1955-03-24 Taken on Strength 2022-02-07
1956-02-02 Struck off Strength 2022-02-07

413 Sqn- Squadron Ad Vigilamus Undis ("Tusker")

History of the Squadron during World War II (Aircraft: Catalina I, IB, IV)

The squadron was formed as the eleventh RCAF squadron created overseas in WWII. It was formed in Stranraer, Scotland on July 1, 1941 as a flying boat General Reconnaissance unit, flying Catalina aircraft on reconnaissance and anti-submarine patrols. It flew from Stranraer and from Sullom Voe in the Shetland Islands. In March 1942 it was hurriedly sent to the Far East, to Koggala in Ceylon (Sri Lanka) , and was pressed into service to maintain reconnaissance to watch for the Japanese fleet that was thought to be on the way to attack Ceylon. Indeed, the fleet was detected by Squadron Leader L.J. Birchall on April 4, 1942 and the defenders in Ceylon were alerted so that the invasion did not take place. S/L Birchall was awarded the DFC for his operation, on which he was shot down and taken as a POW. The squadron remained in Ceylon, with outposts at different locations in the Indian Ocean until January 1945. The squadron personnel were returned to England by sea, and the squadron was disbanded at Bournemouth, England on February 23, 1945.

In the course of operations the squadron logged over 11,500 operational hours for the loss of 3 aircraft, with 27 aircrew being killed, missing or POW. Squadron members were awarded 1 DSO, 4 DFCs, 2 AFCs and 1 MiD. Battle Honours were: Atlantic 1941-43, Ceylon 1942, Eastern Waters 1942-44.Wikipedia, Kostenuk and Griffin

Maps for Movements of 413 Squadron 1941-45

MAP 1: 413 Squadron Movements 1941-45(right-click on image to display enlarged in new tab)
MAP 2: 413 Squadron Bases in the Indian Ocean 1942-45

413 Squadron History Summary 1941-45

History of the Squadron Post-WWII (Aircraft: Lancaster X, Mitchell II, Canso A, Norseman, Sabre II & V, Canuck, Labrador, Hercules, Cormorant)

Re-created at RCAF Rockcliffe, Ontario on April 1, 1947, it took over the duties of No. 13 (Photographic) Squadron, flying Avro Lancaster X, North American Mitchell II, Consolidated Canso A and Noorduyn Norseman aircraft. It operated in this photographic role until November 1, 1950, when it was disbanded.

The squadron re-formed again on August 1, 1951, as a fighter squadron at CFB Bagotville, Quebec . Equipped with the F-86 Sabre II and V they deployed to Zweibrücken, Germany in April 1953. In 1956, it was decided to replace one Sabre squadron in each of the Air Division Europe with an all-weather fighter unit. The squadron accordingly was stood down on April 7, 1957, returned to Canada and was then reactivated on May 1 as an all-weather fighter squadron, operating the Avro CF-100 Canuck out of Bagotville. The squadron again disbanded on December 30, 1961.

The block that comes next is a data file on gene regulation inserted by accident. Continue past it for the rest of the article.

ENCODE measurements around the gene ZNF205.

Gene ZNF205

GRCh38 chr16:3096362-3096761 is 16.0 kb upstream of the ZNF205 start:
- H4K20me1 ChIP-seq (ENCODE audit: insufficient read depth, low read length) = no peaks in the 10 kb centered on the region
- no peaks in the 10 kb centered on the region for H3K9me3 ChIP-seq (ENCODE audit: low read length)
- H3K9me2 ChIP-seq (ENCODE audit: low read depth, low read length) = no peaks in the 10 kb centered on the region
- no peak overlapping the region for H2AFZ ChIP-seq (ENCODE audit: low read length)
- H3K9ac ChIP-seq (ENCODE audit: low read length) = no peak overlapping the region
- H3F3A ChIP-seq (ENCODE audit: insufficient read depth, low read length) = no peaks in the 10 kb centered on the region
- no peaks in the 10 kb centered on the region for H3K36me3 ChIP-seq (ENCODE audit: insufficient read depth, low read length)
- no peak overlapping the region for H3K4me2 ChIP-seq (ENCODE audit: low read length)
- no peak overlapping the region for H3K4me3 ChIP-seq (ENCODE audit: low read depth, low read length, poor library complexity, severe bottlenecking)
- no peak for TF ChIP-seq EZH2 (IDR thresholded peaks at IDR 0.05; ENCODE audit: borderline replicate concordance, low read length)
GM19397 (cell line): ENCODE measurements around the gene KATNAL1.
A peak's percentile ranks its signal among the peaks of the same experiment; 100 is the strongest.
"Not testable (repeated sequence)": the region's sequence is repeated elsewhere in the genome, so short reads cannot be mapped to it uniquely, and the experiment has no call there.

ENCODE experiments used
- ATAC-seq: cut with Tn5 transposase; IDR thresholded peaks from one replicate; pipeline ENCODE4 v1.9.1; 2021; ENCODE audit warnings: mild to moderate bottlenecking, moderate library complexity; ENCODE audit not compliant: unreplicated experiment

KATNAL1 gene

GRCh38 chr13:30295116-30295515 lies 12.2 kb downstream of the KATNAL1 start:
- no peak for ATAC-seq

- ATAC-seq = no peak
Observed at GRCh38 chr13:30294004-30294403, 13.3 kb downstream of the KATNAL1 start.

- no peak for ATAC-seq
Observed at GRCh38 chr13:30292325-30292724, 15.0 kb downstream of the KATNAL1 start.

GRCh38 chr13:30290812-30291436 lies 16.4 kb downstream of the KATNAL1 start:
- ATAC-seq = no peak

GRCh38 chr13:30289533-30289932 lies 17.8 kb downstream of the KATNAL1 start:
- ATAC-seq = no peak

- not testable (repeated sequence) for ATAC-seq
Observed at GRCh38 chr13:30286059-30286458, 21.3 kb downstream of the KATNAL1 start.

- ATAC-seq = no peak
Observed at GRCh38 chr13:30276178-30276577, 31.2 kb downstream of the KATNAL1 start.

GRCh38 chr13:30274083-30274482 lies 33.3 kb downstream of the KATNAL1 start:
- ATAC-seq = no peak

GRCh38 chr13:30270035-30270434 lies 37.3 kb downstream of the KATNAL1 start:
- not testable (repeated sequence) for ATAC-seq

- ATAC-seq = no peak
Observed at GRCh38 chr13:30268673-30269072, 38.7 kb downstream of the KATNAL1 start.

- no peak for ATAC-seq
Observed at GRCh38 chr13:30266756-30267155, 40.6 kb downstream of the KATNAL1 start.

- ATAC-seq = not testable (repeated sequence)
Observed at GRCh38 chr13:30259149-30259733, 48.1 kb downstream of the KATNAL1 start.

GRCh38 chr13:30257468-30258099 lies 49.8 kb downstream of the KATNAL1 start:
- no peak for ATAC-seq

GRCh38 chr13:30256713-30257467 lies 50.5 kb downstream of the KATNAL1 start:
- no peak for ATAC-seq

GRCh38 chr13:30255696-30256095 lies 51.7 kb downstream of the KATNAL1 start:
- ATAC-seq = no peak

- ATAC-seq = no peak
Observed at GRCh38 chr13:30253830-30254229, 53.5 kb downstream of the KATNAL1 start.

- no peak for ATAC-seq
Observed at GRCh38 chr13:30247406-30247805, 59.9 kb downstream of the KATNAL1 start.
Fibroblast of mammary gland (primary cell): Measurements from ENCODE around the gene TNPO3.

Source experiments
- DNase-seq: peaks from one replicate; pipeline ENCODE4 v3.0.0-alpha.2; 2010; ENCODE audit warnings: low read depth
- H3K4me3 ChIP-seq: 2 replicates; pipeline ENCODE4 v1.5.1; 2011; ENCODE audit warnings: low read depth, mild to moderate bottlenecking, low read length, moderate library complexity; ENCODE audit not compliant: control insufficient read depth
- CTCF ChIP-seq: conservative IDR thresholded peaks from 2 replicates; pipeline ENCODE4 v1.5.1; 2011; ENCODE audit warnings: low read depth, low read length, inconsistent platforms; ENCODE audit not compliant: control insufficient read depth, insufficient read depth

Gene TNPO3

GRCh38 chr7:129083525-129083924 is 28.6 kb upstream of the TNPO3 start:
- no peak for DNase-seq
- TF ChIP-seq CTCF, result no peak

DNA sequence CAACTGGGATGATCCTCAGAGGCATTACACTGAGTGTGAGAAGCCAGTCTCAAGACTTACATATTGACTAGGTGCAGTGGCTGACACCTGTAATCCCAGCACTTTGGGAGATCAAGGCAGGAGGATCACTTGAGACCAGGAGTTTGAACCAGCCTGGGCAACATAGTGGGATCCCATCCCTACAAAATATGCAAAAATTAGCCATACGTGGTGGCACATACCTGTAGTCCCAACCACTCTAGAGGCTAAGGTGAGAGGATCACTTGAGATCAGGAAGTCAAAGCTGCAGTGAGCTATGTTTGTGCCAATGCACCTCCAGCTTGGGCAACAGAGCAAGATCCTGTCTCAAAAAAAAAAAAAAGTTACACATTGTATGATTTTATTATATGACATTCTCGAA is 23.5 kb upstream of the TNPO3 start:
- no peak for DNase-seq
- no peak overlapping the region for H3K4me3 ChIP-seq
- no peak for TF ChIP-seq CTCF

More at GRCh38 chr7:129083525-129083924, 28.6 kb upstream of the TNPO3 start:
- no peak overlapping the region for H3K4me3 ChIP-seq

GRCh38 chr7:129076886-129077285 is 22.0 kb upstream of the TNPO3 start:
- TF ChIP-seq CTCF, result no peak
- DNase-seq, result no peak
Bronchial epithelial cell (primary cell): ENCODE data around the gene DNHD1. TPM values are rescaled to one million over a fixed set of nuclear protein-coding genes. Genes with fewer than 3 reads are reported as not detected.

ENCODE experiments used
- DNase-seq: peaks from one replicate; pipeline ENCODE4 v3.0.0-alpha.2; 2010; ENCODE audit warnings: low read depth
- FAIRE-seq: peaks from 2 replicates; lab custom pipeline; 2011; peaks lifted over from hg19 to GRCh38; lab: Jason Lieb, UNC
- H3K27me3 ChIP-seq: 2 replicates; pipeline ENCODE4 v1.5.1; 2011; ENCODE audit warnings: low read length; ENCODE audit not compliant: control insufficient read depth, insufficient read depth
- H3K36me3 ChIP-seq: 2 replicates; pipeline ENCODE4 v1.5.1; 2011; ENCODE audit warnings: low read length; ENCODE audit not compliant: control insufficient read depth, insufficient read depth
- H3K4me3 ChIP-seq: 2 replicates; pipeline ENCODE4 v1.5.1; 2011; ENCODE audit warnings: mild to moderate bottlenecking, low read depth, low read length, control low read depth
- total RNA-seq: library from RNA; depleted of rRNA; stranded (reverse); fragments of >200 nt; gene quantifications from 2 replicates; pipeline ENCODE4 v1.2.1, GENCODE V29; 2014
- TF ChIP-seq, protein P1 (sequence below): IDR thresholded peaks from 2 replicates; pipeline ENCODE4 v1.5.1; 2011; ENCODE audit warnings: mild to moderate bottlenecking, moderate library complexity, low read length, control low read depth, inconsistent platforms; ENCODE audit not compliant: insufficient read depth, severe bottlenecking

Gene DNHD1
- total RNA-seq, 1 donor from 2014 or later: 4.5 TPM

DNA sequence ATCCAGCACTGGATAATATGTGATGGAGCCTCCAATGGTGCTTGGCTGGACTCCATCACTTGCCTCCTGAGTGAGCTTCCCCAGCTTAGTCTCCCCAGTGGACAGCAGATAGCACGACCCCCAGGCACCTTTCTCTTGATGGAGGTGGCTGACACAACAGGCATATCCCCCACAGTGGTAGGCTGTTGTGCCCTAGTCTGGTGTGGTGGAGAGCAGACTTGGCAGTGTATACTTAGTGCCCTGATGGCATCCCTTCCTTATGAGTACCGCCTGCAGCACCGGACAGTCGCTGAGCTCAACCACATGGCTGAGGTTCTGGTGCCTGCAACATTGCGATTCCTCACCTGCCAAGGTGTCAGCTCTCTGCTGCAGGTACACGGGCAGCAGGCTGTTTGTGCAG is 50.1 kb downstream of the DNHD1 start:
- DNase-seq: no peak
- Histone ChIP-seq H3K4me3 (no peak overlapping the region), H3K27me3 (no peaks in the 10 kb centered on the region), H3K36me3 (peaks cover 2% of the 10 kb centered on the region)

The squadron was reactivated at CFB Summerside, Prince Edward Island on July 8, 1968, in its current role of a Transportation and Rescue Squadron. With the closure of Summerside, the squadron relocated to CFB Greenwood, Nova Scotia on June 10, 1991. The CH-113 Labrador helicopter was used during this time. The present duties of the squadron are to conduct search and rescue and airlift throughout an 1,800,000 square mile area in eastern Canada. As the primary air search and rescue unit on Canada's East Coast, 413 Squadron crews cover an area extending from the south of Nova Scotia, north to Iqaluit on Baffin Island as far west as Quebec City and east out to the middle of the Atlantic. The Joint Rescue Coordination Centre, Halifax (JRCC) operationally controls one Hercules and four Cormorant Aircraft for primary Search and Rescue response. 413 Squadron has crews on standby 24-hours a day to respond to marine vessels or aircraft in distress, to carry out medical evacuations, or search for missing persons year round. 413 Squadron has an intimate working relationship with the non-profit Civil Air Search and Rescue Association (CASARA) in the Maritimes and Newfoundland/Labrador. Both the Hercules and the Cormorant carry out annual visits to each of the zones in the Halifax Search and Rescue Region to assist in the training of CASARA member as spotters. 413 Squadron also provides one Hercules aircraft for global strategic transport. Missions include humanitarian airlift and support of other units of the Canadian Forces. Generally the destinations are in North America, the Caribbean, or Western Europe, but could be anywhere in the world.